Noir Fiction is a literature of affects. It depicts passions, surprise, anguish, despair, and tragedy. Exclamation marks are a way of expressing and highlighting these feelings and tensions textually. Orders are shouted, threats are uttered, insults are exchanged. Cruel realisations are made, usually too late. Wrong turns were taken. Fortunes are lost. Lives come to an end. Exclamation marks, in the San-Antonio novels, stress the urgency of the plot and the impulsive, ill-tempered nature of the first person narrator. They suggest his lack of restraint. They mark his own accentuation, they force his own tempo. Like a music conductor, the author dictates the rhythm of his score. San-Antonio’s tendency to “over-ponctuate” is manifest. Exclamation signs can be found both in the narration and in the dialogues. They even find a way into the paratexts, in the titles, including the titles of chapters (Chapter XIII of Du mouron à se faire (1955) is ominously titled :” OH! OH!”). But how can machine- reading a text confirm and help refine this empiric observation made by the reader ? How many times, exactly, does San-Antonio use the exclamation mark in each of his novels ? Are there patterns, is there an evolution? The following is the data that a computer, reading some novels by San-Antonio will find. Of course, such a reading is very crude and does not account for the context, of which much meaning of the exclamation depends. But even when grasped only as mere quantities, the number of exclamations seem to indicate some pattern.
Number of exclamation marks in early works by San-Antonio
Réglez lui son compte, 1949, 264
Les souris ont la peau tendre, 1951, 364
Du plomb dans les tripes, 1953, 259
Messieurs les hommes, 1955, 465
C’est mort et ça ne sait pas, 1955, 567
Les Doigts dans le nez, 1956, 601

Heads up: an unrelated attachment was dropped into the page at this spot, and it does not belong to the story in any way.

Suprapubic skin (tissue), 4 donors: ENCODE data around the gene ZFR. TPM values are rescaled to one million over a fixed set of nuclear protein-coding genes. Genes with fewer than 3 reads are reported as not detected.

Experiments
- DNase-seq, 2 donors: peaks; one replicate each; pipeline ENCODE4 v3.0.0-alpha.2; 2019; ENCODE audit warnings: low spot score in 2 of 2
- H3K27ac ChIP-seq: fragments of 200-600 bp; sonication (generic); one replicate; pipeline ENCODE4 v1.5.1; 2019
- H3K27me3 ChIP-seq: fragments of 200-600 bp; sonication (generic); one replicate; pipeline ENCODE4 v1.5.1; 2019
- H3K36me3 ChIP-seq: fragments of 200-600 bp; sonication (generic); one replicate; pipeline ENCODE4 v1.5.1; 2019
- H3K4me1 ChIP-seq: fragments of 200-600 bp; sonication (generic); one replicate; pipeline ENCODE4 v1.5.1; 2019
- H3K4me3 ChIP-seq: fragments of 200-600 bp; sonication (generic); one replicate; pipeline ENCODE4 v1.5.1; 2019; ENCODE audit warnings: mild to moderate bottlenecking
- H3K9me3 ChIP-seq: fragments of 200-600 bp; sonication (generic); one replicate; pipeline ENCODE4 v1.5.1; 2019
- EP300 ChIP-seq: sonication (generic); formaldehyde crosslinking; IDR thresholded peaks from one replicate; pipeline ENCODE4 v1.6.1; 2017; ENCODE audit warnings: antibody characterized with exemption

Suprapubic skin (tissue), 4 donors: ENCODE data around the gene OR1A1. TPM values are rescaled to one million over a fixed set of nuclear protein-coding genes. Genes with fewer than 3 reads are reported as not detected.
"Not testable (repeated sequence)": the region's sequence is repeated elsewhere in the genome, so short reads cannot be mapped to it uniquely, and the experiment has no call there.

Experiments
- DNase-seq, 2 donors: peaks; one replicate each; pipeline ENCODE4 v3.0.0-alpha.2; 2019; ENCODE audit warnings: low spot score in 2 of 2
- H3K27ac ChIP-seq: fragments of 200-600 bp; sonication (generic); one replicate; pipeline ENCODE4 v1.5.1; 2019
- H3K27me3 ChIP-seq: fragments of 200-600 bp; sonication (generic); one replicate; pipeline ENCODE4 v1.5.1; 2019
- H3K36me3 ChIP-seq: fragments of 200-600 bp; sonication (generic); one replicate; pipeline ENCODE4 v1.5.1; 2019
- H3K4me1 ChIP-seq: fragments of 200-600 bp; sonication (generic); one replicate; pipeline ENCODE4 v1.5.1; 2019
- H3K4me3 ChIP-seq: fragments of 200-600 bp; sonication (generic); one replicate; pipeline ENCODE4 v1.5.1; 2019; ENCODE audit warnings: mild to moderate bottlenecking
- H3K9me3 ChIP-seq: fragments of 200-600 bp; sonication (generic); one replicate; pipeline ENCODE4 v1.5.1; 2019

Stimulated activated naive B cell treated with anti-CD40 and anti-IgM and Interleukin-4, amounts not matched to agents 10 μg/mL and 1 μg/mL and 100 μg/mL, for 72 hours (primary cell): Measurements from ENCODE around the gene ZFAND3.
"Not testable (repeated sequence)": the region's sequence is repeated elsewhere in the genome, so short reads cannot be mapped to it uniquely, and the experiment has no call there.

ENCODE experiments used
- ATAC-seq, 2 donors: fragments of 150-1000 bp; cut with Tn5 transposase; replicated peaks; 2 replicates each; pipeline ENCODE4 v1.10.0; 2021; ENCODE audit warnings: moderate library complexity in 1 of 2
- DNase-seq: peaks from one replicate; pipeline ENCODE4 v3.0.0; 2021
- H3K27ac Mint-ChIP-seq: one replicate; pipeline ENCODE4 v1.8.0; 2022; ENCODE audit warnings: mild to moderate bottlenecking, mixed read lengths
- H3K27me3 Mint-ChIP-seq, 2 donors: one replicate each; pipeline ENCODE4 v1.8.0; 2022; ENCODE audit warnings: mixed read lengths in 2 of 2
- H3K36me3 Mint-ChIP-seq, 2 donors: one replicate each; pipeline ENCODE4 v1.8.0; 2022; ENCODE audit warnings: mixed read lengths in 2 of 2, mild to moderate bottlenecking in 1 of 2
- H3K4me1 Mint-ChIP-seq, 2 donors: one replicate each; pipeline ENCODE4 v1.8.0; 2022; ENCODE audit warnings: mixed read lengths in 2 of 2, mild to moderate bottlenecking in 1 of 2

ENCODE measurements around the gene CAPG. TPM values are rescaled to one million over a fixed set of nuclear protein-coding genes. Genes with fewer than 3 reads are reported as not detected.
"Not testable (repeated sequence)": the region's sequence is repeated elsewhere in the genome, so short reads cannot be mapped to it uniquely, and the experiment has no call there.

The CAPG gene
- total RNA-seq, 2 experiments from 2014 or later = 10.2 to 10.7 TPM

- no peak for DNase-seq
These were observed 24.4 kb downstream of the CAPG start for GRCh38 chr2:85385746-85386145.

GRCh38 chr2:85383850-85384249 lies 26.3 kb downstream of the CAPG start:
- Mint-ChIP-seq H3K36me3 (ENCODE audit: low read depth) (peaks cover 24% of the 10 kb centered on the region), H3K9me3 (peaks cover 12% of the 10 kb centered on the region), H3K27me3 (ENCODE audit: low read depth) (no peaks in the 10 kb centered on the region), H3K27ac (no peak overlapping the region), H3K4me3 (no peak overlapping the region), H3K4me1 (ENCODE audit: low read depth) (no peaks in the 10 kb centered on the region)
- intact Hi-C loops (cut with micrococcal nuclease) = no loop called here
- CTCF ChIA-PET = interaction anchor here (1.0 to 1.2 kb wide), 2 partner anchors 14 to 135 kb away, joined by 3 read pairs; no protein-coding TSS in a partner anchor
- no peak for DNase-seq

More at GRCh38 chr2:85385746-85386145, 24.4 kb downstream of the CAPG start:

La Vérité en salade, 1958, 607
Prenez-en de la graine, 1959, 569
This shows a drastic evolution. The figures, over the course of a decade, change dramatically. The number of exclamations more than doubles. Interestingly, an observer of sales figures will find that the increase of exclamations marks seems to coincide with the progression of the curve showing the increase of sales of the San-Antonio novels during that time.
Certainly, such comparisons only make sense in proportion to the respective length of each book. It is necessary to compare the number of exclamation with the total word count for each book. Yet, crime fiction experienced in post war France a well known process of standardisation. Novels formed part of publisher’s series. It was essential that they would fit in. Number of pages tended to remain constant. Format and page numbers were harmonised in order to rationalise distribution and display. Such conformation to industrial standards is at play in the early stages of San-Antonio’ s career with the Fleuve Noir. The texts length remains similar from one book to the next. For example, C’est mort et ça ne sait pas (1955) is roughly 40 000 words long. Du plomb dans les tripes (1953) was 42 000. Les Doigts dans le nez (1956) about 38 000 Words. If the length of books remains stable or slightly decreases, the number of exclamation rises rapidly. At this stage already, without further enquiry, a growing tendency to use interjections seems established.
The quantitative jump is the most radical between the first novels in the series.
Réglez-lui son compte (1949) published by Jacquier, in Lyon, has 264 exclamation marks, but the novel is 63 000 words long. Les souris ont la peau tendre (1951), published in Paris, the second San-Antonio published with Fleuve Noir, not only has 100 more, with 364 exclamations, it is almost 30 000 words shorter (at under 36 000 words). The average number of exclamations does here more than double, between the first book and the third. Not only are the book standardised, when published with an industrial publisher. The style changes, too.
This tendency to exclamative inflation in the texts is on display on the covers as well. In some cases, the occasion of a re-edition leads to adding an exclamation mark, which did not feature in the original title. There, the exclamation reveal its contractual nature. The interpretation of the text does not belong anymore to the author, but to the publisher, who adds this emphasis.
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Significantly , the English translation does not reflect such evolution. The Translation of Messieurs les hommes contains less than 1/4 the number of exclamations in the original : Messieurs les hommes, 1955, 465 ; Tough Justice, 108